Every generation approaches technology differently. A 55-year-old manager is going to think about data security differently than a 22-year-old just starting their career. Recent studies have shown that different generations have dynamic attitudes and behaviors regarding digital security, requiring businesses to move from a one-size, “fits-all mentality,” to a more tailored approach. Could this new-age workforce be your next vulnerability?

Viewing Security Policies Differently

Recent studies conducted by our partners “Webroot Security” have shown that younger generations think about online security less than their older counterparts. Younger generations can/will make the assumption that inherent levels of security exist in the workforce. This is even more of a reason for layering security and establishing a plan via company-wide security policies.

A 2016 Webroot survey found that despite a reputation for being less tech-savvy, 49% of baby boomers reported having anti-virus solutions installed on their devices, only 10% more than millennials. The survey found that 49% of millennials were concerned about someone gaining access to their social media accounts, versus 33% concerned with someone gaining access to their email accounts.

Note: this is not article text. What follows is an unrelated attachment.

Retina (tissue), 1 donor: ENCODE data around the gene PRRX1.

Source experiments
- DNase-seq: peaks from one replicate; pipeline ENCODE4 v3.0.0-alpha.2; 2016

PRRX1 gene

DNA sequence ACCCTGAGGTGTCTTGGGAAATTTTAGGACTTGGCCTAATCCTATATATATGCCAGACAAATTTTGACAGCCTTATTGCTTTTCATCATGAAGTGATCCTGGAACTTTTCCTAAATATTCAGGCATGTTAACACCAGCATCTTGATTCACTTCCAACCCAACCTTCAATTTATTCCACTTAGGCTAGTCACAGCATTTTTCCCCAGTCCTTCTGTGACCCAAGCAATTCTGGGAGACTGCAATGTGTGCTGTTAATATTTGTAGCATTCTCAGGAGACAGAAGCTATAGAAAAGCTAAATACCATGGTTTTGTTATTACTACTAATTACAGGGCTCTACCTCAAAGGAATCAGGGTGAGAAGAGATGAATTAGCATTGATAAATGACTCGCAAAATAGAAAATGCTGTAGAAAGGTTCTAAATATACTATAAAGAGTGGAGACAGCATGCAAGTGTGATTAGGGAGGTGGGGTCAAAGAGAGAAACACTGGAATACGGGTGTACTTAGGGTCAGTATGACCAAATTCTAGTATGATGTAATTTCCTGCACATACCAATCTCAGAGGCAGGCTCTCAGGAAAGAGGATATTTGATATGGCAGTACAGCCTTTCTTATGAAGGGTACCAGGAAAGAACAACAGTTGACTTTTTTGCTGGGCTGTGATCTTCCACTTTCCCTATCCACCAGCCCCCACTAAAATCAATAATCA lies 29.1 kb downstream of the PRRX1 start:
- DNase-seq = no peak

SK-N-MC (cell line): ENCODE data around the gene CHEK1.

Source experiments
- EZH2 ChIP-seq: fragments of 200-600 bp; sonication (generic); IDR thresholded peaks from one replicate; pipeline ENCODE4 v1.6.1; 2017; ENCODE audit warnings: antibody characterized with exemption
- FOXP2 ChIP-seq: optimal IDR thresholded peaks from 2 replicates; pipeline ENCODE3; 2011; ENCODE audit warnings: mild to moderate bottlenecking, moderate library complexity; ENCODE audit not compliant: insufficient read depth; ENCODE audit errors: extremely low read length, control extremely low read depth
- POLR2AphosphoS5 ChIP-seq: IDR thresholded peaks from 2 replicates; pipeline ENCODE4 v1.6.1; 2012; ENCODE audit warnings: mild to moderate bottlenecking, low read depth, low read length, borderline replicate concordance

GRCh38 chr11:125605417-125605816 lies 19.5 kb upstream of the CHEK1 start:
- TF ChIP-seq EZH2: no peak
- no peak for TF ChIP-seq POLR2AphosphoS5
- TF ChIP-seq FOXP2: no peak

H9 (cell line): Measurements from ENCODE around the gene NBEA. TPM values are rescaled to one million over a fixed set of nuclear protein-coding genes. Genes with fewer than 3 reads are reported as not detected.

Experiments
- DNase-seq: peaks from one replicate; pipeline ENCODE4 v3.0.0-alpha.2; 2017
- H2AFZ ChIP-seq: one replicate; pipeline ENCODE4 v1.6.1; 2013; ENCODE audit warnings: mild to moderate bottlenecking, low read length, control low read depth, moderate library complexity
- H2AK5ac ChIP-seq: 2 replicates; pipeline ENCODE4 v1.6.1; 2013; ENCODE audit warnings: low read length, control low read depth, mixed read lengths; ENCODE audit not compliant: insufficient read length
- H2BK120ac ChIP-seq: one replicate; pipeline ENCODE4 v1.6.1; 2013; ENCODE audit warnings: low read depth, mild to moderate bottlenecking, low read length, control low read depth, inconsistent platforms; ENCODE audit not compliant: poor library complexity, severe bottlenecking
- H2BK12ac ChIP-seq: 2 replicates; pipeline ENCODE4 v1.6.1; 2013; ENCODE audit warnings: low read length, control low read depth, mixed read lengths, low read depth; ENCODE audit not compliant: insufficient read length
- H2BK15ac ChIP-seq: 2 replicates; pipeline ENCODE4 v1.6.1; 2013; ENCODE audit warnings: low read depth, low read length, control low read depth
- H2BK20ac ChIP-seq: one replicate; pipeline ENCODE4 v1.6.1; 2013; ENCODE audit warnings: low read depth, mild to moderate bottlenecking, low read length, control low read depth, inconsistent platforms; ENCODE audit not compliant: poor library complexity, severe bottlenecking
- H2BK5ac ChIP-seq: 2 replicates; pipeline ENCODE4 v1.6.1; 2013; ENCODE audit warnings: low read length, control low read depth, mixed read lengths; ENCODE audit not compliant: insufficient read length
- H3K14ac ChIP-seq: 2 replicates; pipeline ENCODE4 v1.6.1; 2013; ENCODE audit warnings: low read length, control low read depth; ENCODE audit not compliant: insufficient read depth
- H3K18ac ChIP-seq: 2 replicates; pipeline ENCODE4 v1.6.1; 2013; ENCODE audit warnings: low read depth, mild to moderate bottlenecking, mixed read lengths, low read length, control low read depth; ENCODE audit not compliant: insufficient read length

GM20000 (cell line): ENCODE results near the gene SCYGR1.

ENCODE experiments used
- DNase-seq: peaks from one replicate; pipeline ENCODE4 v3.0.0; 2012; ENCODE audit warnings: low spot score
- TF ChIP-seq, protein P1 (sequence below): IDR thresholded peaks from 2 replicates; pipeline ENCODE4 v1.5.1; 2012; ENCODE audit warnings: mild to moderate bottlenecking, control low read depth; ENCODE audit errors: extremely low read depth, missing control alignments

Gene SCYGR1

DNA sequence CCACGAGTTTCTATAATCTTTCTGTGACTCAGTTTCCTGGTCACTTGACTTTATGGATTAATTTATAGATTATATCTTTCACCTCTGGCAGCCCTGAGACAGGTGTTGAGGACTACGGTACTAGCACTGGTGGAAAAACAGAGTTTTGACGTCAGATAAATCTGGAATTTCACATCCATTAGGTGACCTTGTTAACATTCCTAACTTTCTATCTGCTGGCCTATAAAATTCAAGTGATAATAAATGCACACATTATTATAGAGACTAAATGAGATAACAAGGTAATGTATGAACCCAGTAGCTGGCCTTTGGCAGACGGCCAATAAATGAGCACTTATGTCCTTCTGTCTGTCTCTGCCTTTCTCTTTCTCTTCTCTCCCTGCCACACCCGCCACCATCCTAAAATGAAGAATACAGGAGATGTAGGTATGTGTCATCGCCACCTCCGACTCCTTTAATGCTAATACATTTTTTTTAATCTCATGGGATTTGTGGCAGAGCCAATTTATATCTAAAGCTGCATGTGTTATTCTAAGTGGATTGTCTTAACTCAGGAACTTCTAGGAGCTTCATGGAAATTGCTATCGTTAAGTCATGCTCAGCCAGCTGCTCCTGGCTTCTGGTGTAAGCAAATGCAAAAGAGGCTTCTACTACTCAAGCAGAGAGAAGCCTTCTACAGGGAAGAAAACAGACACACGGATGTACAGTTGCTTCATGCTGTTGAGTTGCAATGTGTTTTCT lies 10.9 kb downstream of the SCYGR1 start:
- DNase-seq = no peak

82% of millennials reuse passwords for websites and applications, compared to 70% of baby boomers. It was also reported that 86% of baby boomers hardly download free applications or software to work devices without consulting your company’s designated IT support.

Our partners at Citrix surveyed workers to find which generation posed the greatest risk to sensitive information in the workplace, and millennials received 55% of the vote. It should be noted that baby boomers were deemed as being the most susceptible to phishing and social engineering attacks. (33%)

Tailor Your IT Security Approach

  1. Identify and build contextual access controls so users have access to apps and data; nothing more.
  2. Automatically prevent employees from running unauthorized apps on corporate hardware, or worse, networks.
  3. Extend protection to mobile platforms, but give users the freedom to access data securely on the go.
  4. Embrace virtualization and containerization for critical apps and data.
  5. Gain visibility via analytics so you can be proactive about security.
  6. Increase Cyber-Awareness Training for users.

These steps won’t solve every security problem, but they will go a long way in helping to better secure your workforce, regardless of age. With the cyber-landscape evolving faster than ever, applying education, training, and remediation with the assistance of your staff has become paramount. Like many, knowing where to start is half the battle, and if you need a kickstart, contact Us to schedule your free Cyber-Awareness Training today.